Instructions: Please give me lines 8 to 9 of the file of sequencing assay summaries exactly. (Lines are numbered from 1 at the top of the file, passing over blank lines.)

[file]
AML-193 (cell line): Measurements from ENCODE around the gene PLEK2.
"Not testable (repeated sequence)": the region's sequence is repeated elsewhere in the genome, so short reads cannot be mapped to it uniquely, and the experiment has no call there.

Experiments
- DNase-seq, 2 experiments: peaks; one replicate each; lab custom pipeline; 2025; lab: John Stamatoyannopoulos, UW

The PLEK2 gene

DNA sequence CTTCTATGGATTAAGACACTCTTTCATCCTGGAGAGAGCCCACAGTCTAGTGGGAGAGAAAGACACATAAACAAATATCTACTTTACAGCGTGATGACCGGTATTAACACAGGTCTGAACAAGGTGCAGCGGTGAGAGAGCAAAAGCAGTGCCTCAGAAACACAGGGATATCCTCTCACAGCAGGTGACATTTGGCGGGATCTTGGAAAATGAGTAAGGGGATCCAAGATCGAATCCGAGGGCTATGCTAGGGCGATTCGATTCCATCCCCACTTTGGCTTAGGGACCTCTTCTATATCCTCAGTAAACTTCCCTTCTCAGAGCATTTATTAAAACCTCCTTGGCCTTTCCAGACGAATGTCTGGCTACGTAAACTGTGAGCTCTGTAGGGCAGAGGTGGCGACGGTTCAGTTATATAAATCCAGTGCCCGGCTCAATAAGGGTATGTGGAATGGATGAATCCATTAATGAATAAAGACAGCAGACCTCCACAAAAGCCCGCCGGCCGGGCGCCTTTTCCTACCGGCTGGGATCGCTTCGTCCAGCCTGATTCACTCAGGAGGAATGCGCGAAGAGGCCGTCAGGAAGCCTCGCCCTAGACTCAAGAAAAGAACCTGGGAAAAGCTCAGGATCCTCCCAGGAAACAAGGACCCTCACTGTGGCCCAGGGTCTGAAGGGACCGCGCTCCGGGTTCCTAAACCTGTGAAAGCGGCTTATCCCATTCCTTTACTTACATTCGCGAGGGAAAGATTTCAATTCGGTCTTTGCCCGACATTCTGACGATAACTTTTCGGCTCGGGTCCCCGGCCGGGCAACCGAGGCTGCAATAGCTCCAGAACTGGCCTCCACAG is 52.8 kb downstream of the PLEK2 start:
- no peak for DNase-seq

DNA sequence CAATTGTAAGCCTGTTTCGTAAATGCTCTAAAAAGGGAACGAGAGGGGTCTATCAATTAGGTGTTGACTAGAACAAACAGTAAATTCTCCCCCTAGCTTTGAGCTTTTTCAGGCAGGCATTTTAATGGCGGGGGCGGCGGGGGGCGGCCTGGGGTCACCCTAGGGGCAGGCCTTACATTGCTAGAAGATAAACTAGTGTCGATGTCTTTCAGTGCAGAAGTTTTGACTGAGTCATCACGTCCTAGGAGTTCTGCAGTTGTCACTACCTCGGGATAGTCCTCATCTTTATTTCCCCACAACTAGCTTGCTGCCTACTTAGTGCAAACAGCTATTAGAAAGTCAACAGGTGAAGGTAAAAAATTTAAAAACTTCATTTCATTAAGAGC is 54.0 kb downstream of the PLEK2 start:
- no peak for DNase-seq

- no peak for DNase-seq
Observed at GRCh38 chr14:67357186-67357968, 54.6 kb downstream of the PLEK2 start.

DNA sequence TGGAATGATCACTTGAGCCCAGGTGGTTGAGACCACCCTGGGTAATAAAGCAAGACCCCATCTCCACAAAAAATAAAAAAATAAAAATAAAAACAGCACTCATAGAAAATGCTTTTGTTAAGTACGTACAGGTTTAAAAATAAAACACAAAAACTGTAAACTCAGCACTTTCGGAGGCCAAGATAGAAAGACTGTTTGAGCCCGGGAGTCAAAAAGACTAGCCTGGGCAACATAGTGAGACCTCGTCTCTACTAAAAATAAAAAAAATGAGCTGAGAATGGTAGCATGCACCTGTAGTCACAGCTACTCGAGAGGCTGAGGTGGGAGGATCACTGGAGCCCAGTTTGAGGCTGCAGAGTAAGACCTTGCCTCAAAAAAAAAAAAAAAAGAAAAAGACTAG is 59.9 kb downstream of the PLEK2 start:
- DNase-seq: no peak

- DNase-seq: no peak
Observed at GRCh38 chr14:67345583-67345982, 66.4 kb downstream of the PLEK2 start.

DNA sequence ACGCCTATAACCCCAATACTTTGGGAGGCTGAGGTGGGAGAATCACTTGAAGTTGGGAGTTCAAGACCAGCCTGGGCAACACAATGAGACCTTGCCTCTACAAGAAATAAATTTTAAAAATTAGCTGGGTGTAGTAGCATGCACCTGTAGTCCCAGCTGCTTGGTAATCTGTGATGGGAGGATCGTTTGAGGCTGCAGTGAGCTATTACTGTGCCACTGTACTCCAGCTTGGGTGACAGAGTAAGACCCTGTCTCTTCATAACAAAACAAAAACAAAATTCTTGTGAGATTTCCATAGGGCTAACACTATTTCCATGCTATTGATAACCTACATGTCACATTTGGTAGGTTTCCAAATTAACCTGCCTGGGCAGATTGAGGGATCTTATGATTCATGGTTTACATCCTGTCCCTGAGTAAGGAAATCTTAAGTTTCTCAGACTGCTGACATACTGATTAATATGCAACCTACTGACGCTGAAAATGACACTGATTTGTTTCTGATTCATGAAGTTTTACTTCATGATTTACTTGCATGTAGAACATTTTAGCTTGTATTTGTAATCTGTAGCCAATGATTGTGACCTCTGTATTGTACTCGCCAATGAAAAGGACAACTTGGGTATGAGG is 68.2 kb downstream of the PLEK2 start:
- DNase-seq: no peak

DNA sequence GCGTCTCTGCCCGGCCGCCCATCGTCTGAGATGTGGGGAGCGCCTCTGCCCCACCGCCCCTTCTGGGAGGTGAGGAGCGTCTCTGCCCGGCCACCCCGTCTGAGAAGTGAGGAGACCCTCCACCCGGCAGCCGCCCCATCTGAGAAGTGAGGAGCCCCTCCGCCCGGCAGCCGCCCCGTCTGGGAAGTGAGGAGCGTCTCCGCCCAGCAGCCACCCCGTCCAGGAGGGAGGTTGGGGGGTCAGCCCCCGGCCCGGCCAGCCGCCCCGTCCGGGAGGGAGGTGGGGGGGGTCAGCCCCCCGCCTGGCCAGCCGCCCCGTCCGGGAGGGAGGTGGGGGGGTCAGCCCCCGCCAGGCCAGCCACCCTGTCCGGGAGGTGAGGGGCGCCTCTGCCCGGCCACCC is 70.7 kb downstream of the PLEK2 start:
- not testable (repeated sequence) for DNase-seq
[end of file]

DNA sequence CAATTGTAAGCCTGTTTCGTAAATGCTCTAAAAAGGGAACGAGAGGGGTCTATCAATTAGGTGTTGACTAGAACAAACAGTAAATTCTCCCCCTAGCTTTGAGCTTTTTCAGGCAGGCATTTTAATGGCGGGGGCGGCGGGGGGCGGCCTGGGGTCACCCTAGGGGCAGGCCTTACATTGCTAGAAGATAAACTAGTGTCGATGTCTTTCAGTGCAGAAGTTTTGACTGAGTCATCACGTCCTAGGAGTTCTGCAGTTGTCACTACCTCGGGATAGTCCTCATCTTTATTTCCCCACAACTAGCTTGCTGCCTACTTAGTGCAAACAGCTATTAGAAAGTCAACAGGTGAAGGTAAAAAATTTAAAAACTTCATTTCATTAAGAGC is 54.0 kb downstream of the PLEK2 start:
- no peak for DNase-seq